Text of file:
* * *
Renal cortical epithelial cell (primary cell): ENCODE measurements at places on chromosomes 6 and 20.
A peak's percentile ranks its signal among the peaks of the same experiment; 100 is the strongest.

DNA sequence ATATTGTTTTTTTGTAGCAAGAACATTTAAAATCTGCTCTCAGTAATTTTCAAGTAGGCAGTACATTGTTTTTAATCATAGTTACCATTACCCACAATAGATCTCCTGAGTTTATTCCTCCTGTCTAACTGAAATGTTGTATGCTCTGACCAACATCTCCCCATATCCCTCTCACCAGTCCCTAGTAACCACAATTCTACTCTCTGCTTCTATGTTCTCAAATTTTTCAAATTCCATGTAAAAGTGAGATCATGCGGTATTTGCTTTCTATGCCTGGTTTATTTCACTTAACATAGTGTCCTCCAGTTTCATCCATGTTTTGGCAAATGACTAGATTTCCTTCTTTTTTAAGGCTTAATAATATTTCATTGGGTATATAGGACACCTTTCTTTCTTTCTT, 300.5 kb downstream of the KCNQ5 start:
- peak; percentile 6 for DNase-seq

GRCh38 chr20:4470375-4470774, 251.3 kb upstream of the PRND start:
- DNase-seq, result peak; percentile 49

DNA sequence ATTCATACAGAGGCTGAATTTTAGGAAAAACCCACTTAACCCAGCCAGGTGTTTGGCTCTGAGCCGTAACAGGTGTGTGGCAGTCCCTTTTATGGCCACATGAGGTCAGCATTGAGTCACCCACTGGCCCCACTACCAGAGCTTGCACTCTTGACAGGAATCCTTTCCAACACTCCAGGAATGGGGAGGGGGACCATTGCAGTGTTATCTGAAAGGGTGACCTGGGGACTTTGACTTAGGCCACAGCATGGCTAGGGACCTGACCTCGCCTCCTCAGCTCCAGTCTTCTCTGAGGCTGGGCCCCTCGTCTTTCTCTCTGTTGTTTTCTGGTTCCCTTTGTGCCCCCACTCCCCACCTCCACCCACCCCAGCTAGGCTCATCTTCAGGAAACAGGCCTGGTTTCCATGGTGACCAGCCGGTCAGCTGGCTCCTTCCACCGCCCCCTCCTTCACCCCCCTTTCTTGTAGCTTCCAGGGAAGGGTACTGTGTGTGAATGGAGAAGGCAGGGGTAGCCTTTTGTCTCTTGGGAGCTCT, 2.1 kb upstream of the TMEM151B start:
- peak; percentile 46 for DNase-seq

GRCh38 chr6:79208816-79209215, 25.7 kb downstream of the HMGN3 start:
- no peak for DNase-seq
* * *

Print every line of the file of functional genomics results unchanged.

Renal cortical epithelial cell (primary cell): ENCODE measurements at places on chromosomes 6 and 20.
A peak's percentile ranks its signal among the peaks of the same experiment; 100 is the strongest.

DNA sequence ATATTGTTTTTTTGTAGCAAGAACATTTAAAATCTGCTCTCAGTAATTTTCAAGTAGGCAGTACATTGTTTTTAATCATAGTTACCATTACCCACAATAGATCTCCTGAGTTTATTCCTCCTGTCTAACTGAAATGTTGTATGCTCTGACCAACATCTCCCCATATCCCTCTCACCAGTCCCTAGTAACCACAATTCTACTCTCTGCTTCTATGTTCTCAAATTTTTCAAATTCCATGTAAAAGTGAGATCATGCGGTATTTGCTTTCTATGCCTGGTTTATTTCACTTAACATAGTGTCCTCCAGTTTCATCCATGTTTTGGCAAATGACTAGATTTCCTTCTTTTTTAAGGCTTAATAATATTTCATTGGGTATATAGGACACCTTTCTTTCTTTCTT, 300.5 kb downstream of the KCNQ5 start:
- peak; percentile 6 for DNase-seq

GRCh38 chr20:4470375-4470774, 251.3 kb upstream of the PRND start:
- DNase-seq, result peak; percentile 49

DNA sequence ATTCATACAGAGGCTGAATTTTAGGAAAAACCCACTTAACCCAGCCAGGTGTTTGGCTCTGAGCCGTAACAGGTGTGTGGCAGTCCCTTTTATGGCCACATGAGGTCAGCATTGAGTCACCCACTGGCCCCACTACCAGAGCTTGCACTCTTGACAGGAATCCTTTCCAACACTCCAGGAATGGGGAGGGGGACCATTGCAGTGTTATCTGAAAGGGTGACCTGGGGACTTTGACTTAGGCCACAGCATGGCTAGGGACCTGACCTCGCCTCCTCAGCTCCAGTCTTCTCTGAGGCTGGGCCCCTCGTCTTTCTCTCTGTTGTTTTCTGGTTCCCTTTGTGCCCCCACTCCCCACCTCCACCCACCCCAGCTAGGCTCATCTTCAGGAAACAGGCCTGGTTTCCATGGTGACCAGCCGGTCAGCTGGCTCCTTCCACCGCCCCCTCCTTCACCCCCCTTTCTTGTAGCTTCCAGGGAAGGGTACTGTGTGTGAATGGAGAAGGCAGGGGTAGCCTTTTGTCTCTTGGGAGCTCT, 2.1 kb upstream of the TMEM151B start:
- peak; percentile 46 for DNase-seq

GRCh38 chr6:79208816-79209215, 25.7 kb downstream of the HMGN3 start:
- no peak for DNase-seq